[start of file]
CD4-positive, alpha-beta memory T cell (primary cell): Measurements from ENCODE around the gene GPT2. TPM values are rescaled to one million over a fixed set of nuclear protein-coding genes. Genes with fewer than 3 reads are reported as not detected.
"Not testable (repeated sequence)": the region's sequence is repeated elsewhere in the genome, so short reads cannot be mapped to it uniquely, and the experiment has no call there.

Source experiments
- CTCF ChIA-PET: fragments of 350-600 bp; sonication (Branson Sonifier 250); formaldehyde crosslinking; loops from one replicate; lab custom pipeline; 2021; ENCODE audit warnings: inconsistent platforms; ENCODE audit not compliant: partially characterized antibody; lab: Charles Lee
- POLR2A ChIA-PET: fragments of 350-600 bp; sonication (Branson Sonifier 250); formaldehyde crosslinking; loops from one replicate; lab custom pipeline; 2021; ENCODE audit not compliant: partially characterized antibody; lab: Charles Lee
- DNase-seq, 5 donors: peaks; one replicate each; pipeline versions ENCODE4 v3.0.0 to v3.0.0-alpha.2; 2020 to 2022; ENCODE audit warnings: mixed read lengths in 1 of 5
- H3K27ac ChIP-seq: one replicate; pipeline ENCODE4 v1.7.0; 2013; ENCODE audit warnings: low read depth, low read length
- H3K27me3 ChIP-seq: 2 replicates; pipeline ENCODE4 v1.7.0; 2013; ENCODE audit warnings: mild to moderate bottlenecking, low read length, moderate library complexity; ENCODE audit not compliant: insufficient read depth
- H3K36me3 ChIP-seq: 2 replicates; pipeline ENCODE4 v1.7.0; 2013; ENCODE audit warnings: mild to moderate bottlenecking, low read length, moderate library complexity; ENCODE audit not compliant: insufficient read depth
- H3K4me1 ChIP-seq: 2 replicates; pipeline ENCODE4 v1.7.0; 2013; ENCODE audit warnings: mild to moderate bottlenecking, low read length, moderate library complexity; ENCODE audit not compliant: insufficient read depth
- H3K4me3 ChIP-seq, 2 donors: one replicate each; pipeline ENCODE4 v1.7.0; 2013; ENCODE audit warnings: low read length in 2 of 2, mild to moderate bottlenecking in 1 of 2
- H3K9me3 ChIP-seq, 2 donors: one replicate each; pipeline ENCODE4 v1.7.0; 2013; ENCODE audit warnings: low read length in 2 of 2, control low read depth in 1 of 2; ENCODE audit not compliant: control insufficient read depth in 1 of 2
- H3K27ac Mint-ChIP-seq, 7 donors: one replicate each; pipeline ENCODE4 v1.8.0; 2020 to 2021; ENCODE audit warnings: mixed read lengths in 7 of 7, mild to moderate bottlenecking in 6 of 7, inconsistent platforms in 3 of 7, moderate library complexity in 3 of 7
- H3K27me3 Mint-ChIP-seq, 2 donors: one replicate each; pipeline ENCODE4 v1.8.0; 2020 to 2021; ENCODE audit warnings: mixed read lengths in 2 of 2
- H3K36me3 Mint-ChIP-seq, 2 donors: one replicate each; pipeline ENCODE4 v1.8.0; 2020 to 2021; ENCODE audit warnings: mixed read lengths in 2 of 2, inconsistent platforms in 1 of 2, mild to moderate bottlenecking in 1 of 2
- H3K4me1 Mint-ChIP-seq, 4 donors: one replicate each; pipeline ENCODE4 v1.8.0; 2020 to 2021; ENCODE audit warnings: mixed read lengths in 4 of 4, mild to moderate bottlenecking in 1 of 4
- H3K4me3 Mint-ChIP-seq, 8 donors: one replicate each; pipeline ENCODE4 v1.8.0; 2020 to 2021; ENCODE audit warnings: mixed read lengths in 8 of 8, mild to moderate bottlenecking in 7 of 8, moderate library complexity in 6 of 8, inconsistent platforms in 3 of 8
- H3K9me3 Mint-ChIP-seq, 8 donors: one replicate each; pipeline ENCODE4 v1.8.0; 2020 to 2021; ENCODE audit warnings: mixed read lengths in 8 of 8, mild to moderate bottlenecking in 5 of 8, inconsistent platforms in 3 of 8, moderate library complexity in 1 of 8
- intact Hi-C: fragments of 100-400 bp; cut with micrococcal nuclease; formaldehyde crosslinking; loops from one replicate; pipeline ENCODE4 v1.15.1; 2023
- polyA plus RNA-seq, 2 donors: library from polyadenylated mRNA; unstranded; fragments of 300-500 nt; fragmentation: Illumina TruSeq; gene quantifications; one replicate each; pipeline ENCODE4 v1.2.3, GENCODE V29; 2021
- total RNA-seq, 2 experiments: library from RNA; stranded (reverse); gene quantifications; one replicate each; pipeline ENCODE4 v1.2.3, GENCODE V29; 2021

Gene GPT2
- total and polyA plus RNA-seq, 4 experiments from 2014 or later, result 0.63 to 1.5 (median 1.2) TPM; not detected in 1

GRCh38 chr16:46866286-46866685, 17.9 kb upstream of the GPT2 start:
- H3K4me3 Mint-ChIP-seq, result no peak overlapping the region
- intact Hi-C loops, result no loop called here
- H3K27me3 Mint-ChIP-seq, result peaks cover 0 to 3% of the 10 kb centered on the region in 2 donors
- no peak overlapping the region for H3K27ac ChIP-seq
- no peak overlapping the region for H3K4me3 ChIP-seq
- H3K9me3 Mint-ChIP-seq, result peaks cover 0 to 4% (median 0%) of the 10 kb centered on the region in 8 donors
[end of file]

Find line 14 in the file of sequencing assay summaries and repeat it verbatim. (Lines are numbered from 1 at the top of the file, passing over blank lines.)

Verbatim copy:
- H3K27me3 Mint-ChIP-seq, 2 donors: one replicate each; pipeline ENCODE4 v1.8.0; 2020 to 2021; ENCODE audit warnings: mixed read lengths in 2 of 2